Extinction Rebellion (XR), school climate strikes, Greta Thunberg: since the Paris Agreement of 2015 there has been an explosion in climate activism. With climate scientists sounding increasingly bleak warnings about how little time we have left to avert catastrophe, and the impact of global heating apparent in extreme weather and lethal wildfires, activists’ messages are cutting through like never before.
Protests have come to Bristol too, with XR blocking our roads, the Youth Strike for Climate bringing thousands to the streets, and Greta addressing Bristolians on a miserable rainy College Green just before the pandemic.
But as Cop26, the UN climate-action summit seen as a final chance to prevent climate breakdown, began this week, the question remains: how does greater awareness and action around climate change translate into real progress?
I put this to Salena Williams, one of the organisers of a mass day of action in Bristol on 6 November to mark Cop26 being hosted in Glasgow. She is part of the Bristol Hub of the Cop26 Coalition of around 40 local groups organising protests.
“I think Cop26 will be an utter failure,” she says. “They will give platitudes but we won’t come out of it with anything from the top leaders, they don’t see it as a problem for them, it’s about shoring up their own countries, at the expense of the Global South.”
So why bother protesting? “Firstly we can have an impact on what they say, but also building solidarity provides a network we can use in the future,” Williams says.
“In Paris, there were massive demonstrations that did have an impact, they moved the target from 2 to 1.5 degrees [warmer than pre-industrial levels], so mass action does make a difference.”
However, the national targets set by countries to reduce emissions weren’t enough to meet the Paris temperature targets, and are expected to lead to a disastrous rise of 3 degrees or more. Countries are being urged to revise their commitments at opP26 to give us a chance to limit warming to 1.5 degrees.
Trade unions can be vital in turning the tide, Williams argues. “There are tensions within the unions in terms of climate action (for example Unite backing the expansion of Bristol Airport), but Unison SW has voted unanimously to support Cop26, so there’s been a sea-change in established trade unions getting involved in climate action, which is a major step forward.”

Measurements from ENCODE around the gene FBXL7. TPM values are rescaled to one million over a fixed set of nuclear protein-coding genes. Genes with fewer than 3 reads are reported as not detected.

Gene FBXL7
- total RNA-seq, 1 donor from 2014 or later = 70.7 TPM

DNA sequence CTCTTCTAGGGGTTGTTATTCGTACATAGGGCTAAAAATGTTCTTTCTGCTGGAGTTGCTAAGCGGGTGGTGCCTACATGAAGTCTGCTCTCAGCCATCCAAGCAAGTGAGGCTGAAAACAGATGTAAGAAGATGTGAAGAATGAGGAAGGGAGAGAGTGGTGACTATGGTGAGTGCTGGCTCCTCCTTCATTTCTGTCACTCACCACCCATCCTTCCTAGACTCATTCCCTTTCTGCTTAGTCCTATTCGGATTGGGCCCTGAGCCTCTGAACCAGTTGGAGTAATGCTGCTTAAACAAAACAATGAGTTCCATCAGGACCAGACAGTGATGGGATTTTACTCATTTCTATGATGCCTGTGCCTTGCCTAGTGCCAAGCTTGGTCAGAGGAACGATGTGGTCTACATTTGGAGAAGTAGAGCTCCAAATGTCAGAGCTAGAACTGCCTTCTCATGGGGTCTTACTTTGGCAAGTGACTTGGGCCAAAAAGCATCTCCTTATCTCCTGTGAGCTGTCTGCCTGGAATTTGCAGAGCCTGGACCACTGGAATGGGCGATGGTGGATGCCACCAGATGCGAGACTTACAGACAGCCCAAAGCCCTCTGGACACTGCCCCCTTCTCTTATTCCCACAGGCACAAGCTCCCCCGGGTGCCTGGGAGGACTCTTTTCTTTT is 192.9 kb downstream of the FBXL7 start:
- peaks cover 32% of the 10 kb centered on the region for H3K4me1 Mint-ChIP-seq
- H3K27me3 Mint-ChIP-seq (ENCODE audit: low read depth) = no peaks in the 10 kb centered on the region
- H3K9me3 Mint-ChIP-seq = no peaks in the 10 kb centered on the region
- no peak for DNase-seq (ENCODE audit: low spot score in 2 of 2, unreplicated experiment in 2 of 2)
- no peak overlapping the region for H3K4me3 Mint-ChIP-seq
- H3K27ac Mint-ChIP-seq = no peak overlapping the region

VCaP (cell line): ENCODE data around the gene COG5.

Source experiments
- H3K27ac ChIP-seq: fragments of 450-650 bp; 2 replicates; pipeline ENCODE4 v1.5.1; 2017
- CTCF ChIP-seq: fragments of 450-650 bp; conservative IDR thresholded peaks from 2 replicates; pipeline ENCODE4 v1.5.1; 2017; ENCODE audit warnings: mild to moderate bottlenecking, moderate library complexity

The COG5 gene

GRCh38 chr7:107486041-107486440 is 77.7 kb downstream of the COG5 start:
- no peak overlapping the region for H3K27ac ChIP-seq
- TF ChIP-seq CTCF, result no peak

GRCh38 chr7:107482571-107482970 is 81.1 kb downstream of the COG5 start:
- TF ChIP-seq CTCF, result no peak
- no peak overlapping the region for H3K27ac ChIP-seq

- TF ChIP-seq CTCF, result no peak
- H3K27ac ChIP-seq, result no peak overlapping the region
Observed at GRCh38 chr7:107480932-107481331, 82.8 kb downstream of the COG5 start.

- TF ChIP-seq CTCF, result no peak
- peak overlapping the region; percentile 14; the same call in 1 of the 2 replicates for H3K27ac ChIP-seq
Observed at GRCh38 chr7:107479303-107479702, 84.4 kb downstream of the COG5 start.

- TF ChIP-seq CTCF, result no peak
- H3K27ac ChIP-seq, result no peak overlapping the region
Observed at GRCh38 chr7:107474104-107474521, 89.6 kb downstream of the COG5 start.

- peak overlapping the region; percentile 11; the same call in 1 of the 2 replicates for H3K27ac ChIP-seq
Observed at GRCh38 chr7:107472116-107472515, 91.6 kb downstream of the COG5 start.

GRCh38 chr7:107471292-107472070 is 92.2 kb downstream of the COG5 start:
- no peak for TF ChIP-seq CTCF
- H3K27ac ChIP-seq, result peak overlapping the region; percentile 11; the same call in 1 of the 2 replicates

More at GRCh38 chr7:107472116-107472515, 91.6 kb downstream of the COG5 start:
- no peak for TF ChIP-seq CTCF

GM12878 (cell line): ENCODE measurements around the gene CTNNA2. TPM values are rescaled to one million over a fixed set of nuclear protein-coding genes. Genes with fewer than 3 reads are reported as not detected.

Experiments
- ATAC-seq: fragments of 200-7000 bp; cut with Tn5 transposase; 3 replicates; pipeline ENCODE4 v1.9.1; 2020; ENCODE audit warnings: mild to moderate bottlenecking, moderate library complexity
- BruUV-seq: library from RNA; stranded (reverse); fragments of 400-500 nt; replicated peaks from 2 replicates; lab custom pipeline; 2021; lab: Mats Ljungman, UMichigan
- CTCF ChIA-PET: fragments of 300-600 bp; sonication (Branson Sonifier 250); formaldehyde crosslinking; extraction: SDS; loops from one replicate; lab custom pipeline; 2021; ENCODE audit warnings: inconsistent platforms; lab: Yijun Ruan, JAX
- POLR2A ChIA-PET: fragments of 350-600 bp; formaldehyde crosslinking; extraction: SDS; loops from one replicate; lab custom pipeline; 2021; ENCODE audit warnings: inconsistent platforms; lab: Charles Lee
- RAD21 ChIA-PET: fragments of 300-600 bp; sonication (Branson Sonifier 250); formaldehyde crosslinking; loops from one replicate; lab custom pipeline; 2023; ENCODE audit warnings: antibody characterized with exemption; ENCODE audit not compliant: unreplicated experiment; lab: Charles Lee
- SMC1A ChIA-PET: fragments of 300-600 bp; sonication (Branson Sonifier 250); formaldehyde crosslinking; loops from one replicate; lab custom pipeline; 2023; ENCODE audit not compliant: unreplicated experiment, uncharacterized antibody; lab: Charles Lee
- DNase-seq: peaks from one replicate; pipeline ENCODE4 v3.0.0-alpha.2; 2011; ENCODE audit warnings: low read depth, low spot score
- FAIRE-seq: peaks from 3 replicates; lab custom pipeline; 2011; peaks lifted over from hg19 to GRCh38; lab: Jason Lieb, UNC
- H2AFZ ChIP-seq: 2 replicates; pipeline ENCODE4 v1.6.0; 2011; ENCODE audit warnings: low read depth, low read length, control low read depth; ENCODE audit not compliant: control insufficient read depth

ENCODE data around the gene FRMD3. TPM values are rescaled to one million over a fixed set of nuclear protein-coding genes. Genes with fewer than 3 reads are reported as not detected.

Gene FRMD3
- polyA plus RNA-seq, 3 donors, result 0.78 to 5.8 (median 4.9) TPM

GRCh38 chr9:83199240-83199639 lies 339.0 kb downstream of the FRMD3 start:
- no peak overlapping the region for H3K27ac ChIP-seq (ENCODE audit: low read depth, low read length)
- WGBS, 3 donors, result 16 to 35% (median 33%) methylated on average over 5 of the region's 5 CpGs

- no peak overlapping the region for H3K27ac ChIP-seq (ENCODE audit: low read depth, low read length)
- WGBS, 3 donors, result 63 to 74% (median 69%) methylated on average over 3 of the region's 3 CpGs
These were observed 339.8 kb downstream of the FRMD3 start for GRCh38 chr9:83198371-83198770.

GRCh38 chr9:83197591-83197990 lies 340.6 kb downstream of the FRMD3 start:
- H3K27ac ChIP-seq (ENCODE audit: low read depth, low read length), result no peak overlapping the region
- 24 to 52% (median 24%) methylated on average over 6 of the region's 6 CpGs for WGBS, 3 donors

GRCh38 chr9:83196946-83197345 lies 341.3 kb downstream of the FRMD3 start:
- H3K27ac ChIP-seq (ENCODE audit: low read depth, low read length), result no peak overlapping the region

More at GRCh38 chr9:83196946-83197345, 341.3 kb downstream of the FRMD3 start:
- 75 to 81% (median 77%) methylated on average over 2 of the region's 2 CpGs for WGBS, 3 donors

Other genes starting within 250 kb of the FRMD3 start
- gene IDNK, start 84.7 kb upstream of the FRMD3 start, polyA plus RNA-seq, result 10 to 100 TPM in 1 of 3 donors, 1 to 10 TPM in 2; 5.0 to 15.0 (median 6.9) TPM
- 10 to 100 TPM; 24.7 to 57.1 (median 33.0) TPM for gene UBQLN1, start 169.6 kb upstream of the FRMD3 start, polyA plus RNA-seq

Related to this is the emerging idea of just transition – ensuring decarbonisation doesn’t further inequality – and of a Green New Deal – investing heavily to help polluting industries decarbonise while protecting and creating jobs. While Labour’s shadow cabinet is divided over nationalising energy companies, the party committed to a whopping £28bn a year of investment in tackling climate change.
“It’s critical trade unions have started to get on board,” Williams says. “Unless people working in these industries are on board with changing the way we live our lives, we haven’t got a hope in hell.”
‘Get on the streets and do something’
Williams, a long-term environmental activist, thinks there is more awareness now than ever before. “It’s starting to hit people more in a direct way – their pockets, supply chains, cost of goods,” she says.
A recent study found the UK public overwhelmingly supports strong climate actions, including taxing polluting industries, placing levies on flying and providing grants for heat pumps.
More people are starting to get back involved in environmental activism again after the momentum of demonstrations in Bristol was scuppered by the pandemic, Williams adds. Pre-Cop26 organising began in August with a 50-person Zoom meeting. There have since been sessions on different topics, including the Global South and just transition, with more than 200 people now involved, thousands of leaflets distributed and stalls set up across the city.
Huge protests are expected in Glasgow and London on 6 November. In Bristol, the demonstration will assemble on College Green at midday, before a march around town and a rally at 3pm. Feeder marches will join coming from Easton and the University. The day before is a day of action by school students, and workers will be encouraged to protest for 26 minutes outside their workplace.
Williams hopes for an “ideal scenario” in which networks are built and continue to have a purpose beyond Cop26. As a university lecturer, one possibility she mentions is a collective of educators against climate change.
“The bigger the demonstration, the more pressure we can put on the mayor and people in local control, as well as nationally,” she says. “Get on the streets and do something.”